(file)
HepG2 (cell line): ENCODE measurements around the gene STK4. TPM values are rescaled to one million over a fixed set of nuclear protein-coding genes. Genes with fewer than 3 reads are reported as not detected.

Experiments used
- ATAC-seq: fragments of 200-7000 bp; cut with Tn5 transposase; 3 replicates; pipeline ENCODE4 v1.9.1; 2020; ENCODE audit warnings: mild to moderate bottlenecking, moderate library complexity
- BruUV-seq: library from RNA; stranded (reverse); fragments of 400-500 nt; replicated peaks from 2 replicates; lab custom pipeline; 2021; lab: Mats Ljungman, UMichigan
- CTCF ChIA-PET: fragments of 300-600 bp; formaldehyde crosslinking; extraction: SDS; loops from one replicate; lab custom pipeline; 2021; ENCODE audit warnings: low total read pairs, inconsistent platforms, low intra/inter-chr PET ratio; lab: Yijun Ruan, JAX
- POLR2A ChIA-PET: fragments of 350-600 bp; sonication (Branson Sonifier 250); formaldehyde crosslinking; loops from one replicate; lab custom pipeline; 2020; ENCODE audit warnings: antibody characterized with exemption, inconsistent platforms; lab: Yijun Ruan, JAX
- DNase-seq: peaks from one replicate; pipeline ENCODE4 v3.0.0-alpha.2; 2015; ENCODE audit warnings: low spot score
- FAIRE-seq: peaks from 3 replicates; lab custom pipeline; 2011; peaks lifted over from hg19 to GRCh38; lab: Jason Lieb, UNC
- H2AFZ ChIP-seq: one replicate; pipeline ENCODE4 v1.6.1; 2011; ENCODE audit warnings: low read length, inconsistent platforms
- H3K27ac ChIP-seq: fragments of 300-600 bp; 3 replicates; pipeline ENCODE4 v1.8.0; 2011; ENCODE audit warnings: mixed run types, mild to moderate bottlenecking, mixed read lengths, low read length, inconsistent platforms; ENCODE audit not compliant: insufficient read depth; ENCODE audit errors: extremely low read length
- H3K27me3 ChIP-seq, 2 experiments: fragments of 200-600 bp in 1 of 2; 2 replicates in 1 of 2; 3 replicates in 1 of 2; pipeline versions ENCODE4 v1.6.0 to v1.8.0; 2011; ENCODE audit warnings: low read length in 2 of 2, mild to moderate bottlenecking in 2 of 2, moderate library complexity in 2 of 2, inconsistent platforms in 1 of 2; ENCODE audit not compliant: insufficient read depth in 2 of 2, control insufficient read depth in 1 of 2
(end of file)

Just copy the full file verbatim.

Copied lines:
HepG2 (cell line): ENCODE measurements around the gene STK4. TPM values are rescaled to one million over a fixed set of nuclear protein-coding genes. Genes with fewer than 3 reads are reported as not detected.

Experiments used
- ATAC-seq: fragments of 200-7000 bp; cut with Tn5 transposase; 3 replicates; pipeline ENCODE4 v1.9.1; 2020; ENCODE audit warnings: mild to moderate bottlenecking, moderate library complexity
- BruUV-seq: library from RNA; stranded (reverse); fragments of 400-500 nt; replicated peaks from 2 replicates; lab custom pipeline; 2021; lab: Mats Ljungman, UMichigan
- CTCF ChIA-PET: fragments of 300-600 bp; formaldehyde crosslinking; extraction: SDS; loops from one replicate; lab custom pipeline; 2021; ENCODE audit warnings: low total read pairs, inconsistent platforms, low intra/inter-chr PET ratio; lab: Yijun Ruan, JAX
- POLR2A ChIA-PET: fragments of 350-600 bp; sonication (Branson Sonifier 250); formaldehyde crosslinking; loops from one replicate; lab custom pipeline; 2020; ENCODE audit warnings: antibody characterized with exemption, inconsistent platforms; lab: Yijun Ruan, JAX
- DNase-seq: peaks from one replicate; pipeline ENCODE4 v3.0.0-alpha.2; 2015; ENCODE audit warnings: low spot score
- FAIRE-seq: peaks from 3 replicates; lab custom pipeline; 2011; peaks lifted over from hg19 to GRCh38; lab: Jason Lieb, UNC
- H2AFZ ChIP-seq: one replicate; pipeline ENCODE4 v1.6.1; 2011; ENCODE audit warnings: low read length, inconsistent platforms
- H3K27ac ChIP-seq: fragments of 300-600 bp; 3 replicates; pipeline ENCODE4 v1.8.0; 2011; ENCODE audit warnings: mixed run types, mild to moderate bottlenecking, mixed read lengths, low read length, inconsistent platforms; ENCODE audit not compliant: insufficient read depth; ENCODE audit errors: extremely low read length
- H3K27me3 ChIP-seq, 2 experiments: fragments of 200-600 bp in 1 of 2; 2 replicates in 1 of 2; 3 replicates in 1 of 2; pipeline versions ENCODE4 v1.6.0 to v1.8.0; 2011; ENCODE audit warnings: low read length in 2 of 2, mild to moderate bottlenecking in 2 of 2, moderate library complexity in 2 of 2, inconsistent platforms in 1 of 2; ENCODE audit not compliant: insufficient read depth in 2 of 2, control insufficient read depth in 1 of 2